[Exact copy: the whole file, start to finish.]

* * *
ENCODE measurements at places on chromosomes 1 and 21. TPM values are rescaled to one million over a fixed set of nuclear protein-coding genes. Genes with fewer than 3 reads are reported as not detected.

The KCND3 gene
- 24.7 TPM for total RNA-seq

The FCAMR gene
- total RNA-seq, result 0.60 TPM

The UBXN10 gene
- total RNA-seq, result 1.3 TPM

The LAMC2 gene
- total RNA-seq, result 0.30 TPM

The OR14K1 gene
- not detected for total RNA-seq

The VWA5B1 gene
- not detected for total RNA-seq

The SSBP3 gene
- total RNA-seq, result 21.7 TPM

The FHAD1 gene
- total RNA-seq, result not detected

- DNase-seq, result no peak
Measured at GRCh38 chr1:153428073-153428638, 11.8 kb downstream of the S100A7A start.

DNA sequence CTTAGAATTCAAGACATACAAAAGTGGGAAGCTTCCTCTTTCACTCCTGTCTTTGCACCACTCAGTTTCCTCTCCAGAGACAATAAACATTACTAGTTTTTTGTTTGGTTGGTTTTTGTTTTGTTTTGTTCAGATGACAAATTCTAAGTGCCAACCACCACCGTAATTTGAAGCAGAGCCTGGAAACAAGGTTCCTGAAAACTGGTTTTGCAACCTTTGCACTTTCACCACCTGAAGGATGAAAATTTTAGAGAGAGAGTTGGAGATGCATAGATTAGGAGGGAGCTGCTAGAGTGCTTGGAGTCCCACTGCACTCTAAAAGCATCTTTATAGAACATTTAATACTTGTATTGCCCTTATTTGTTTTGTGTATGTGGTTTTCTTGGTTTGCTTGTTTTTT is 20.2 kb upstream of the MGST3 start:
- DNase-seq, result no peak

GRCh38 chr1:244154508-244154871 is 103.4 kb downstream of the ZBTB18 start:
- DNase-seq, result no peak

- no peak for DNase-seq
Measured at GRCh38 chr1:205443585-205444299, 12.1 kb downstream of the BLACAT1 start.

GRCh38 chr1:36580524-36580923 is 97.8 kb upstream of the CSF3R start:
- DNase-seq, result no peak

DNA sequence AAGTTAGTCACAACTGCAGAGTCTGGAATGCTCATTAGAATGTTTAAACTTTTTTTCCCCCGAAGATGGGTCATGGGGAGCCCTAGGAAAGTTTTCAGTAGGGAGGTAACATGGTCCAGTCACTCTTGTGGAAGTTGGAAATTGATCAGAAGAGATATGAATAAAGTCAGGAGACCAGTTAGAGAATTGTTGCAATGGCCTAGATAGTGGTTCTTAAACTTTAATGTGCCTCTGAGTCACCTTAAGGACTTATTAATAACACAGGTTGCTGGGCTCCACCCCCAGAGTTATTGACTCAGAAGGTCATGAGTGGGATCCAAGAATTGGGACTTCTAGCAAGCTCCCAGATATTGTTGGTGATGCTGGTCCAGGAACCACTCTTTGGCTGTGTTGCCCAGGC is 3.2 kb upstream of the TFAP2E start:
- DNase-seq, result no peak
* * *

ENCODE measurements at places on chromosomes 1 and 21. TPM values are rescaled to one million over a fixed set of nuclear protein-coding genes. Genes with fewer than 3 reads are reported as not detected.

The KCND3 gene
- 24.7 TPM for total RNA-seq

The FCAMR gene
- total RNA-seq, result 0.60 TPM

The UBXN10 gene
- total RNA-seq, result 1.3 TPM

The LAMC2 gene
- total RNA-seq, result 0.30 TPM

The OR14K1 gene
- not detected for total RNA-seq

The VWA5B1 gene
- not detected for total RNA-seq

The SSBP3 gene
- total RNA-seq, result 21.7 TPM

The FHAD1 gene
- total RNA-seq, result not detected

- DNase-seq, result no peak
Measured at GRCh38 chr1:153428073-153428638, 11.8 kb downstream of the S100A7A start.

DNA sequence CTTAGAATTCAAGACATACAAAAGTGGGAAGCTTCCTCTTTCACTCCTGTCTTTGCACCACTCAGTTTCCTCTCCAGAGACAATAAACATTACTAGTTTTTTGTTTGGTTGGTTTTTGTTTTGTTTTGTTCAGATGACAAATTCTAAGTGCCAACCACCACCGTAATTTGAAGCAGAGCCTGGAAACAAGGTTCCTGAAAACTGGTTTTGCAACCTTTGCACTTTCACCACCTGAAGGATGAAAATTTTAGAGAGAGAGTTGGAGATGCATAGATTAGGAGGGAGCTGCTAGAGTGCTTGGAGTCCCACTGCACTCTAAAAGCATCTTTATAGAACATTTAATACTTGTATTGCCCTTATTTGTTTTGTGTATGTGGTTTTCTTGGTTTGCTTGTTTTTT is 20.2 kb upstream of the MGST3 start:
- DNase-seq, result no peak

GRCh38 chr1:244154508-244154871 is 103.4 kb downstream of the ZBTB18 start:
- DNase-seq, result no peak

- no peak for DNase-seq
Measured at GRCh38 chr1:205443585-205444299, 12.1 kb downstream of the BLACAT1 start.

GRCh38 chr1:36580524-36580923 is 97.8 kb upstream of the CSF3R start:
- DNase-seq, result no peak

DNA sequence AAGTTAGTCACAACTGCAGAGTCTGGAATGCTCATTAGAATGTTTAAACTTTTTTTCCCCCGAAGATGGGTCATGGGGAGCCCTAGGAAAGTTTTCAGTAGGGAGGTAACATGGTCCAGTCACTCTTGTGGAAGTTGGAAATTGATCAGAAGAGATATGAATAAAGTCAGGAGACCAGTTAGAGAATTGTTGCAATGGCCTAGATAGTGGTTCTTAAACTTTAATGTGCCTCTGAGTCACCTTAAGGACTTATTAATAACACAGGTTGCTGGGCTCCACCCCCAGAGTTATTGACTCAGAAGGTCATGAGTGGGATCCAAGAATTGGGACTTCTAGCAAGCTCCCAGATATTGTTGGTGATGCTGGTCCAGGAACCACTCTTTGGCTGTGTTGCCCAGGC is 3.2 kb upstream of the TFAP2E start:
- DNase-seq, result no peak